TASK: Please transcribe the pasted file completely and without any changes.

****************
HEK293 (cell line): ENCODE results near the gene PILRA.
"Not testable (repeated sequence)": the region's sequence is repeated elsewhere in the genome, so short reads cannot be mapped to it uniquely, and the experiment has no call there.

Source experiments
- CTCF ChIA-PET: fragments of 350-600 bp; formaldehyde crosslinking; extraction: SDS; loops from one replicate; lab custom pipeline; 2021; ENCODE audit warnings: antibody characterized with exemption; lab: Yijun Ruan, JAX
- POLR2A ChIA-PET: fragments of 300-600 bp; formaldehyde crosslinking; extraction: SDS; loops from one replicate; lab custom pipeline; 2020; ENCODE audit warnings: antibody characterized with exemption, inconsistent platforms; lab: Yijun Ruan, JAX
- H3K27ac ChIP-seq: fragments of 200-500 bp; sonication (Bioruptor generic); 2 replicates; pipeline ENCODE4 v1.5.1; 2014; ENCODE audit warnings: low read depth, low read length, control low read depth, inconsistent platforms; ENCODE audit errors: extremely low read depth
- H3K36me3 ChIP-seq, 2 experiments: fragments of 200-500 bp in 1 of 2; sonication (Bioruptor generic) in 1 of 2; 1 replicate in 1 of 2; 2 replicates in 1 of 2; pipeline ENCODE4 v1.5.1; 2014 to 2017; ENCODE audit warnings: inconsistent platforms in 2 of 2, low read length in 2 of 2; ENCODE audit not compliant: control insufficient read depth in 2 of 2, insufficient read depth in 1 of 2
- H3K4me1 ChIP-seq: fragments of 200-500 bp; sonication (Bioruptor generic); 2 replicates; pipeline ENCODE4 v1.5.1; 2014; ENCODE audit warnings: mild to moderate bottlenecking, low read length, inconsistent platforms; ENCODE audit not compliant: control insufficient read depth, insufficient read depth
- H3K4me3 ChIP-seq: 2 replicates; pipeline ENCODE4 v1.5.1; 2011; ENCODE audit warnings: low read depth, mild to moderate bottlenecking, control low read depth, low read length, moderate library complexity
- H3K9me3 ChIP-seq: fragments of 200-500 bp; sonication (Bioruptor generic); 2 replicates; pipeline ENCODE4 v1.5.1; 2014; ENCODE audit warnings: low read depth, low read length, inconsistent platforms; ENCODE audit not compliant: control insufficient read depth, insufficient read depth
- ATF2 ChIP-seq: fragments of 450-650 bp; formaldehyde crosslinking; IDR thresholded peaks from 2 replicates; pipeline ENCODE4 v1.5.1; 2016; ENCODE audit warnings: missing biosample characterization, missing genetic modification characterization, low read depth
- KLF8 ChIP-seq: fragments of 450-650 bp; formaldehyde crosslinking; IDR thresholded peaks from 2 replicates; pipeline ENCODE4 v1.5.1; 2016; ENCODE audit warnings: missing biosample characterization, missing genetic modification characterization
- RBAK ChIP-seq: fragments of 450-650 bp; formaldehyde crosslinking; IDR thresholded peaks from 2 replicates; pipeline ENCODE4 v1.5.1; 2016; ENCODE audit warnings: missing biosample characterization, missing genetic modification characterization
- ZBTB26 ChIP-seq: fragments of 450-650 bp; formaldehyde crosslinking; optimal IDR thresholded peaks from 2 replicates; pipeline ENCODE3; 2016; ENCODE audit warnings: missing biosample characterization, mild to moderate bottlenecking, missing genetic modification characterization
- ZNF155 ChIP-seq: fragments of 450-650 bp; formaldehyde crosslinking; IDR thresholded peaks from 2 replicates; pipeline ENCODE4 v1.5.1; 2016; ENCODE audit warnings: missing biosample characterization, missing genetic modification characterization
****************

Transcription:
HEK293 (cell line): ENCODE results near the gene PILRA.
"Not testable (repeated sequence)": the region's sequence is repeated elsewhere in the genome, so short reads cannot be mapped to it uniquely, and the experiment has no call there.

Source experiments
- CTCF ChIA-PET: fragments of 350-600 bp; formaldehyde crosslinking; extraction: SDS; loops from one replicate; lab custom pipeline; 2021; ENCODE audit warnings: antibody characterized with exemption; lab: Yijun Ruan, JAX
- POLR2A ChIA-PET: fragments of 300-600 bp; formaldehyde crosslinking; extraction: SDS; loops from one replicate; lab custom pipeline; 2020; ENCODE audit warnings: antibody characterized with exemption, inconsistent platforms; lab: Yijun Ruan, JAX
- H3K27ac ChIP-seq: fragments of 200-500 bp; sonication (Bioruptor generic); 2 replicates; pipeline ENCODE4 v1.5.1; 2014; ENCODE audit warnings: low read depth, low read length, control low read depth, inconsistent platforms; ENCODE audit errors: extremely low read depth
- H3K36me3 ChIP-seq, 2 experiments: fragments of 200-500 bp in 1 of 2; sonication (Bioruptor generic) in 1 of 2; 1 replicate in 1 of 2; 2 replicates in 1 of 2; pipeline ENCODE4 v1.5.1; 2014 to 2017; ENCODE audit warnings: inconsistent platforms in 2 of 2, low read length in 2 of 2; ENCODE audit not compliant: control insufficient read depth in 2 of 2, insufficient read depth in 1 of 2
- H3K4me1 ChIP-seq: fragments of 200-500 bp; sonication (Bioruptor generic); 2 replicates; pipeline ENCODE4 v1.5.1; 2014; ENCODE audit warnings: mild to moderate bottlenecking, low read length, inconsistent platforms; ENCODE audit not compliant: control insufficient read depth, insufficient read depth
- H3K4me3 ChIP-seq: 2 replicates; pipeline ENCODE4 v1.5.1; 2011; ENCODE audit warnings: low read depth, mild to moderate bottlenecking, control low read depth, low read length, moderate library complexity
- H3K9me3 ChIP-seq: fragments of 200-500 bp; sonication (Bioruptor generic); 2 replicates; pipeline ENCODE4 v1.5.1; 2014; ENCODE audit warnings: low read depth, low read length, inconsistent platforms; ENCODE audit not compliant: control insufficient read depth, insufficient read depth
- ATF2 ChIP-seq: fragments of 450-650 bp; formaldehyde crosslinking; IDR thresholded peaks from 2 replicates; pipeline ENCODE4 v1.5.1; 2016; ENCODE audit warnings: missing biosample characterization, missing genetic modification characterization, low read depth
- KLF8 ChIP-seq: fragments of 450-650 bp; formaldehyde crosslinking; IDR thresholded peaks from 2 replicates; pipeline ENCODE4 v1.5.1; 2016; ENCODE audit warnings: missing biosample characterization, missing genetic modification characterization
- RBAK ChIP-seq: fragments of 450-650 bp; formaldehyde crosslinking; IDR thresholded peaks from 2 replicates; pipeline ENCODE4 v1.5.1; 2016; ENCODE audit warnings: missing biosample characterization, missing genetic modification characterization
- ZBTB26 ChIP-seq: fragments of 450-650 bp; formaldehyde crosslinking; optimal IDR thresholded peaks from 2 replicates; pipeline ENCODE3; 2016; ENCODE audit warnings: missing biosample characterization, mild to moderate bottlenecking, missing genetic modification characterization
- ZNF155 ChIP-seq: fragments of 450-650 bp; formaldehyde crosslinking; IDR thresholded peaks from 2 replicates; pipeline ENCODE4 v1.5.1; 2016; ENCODE audit warnings: missing biosample characterization, missing genetic modification characterization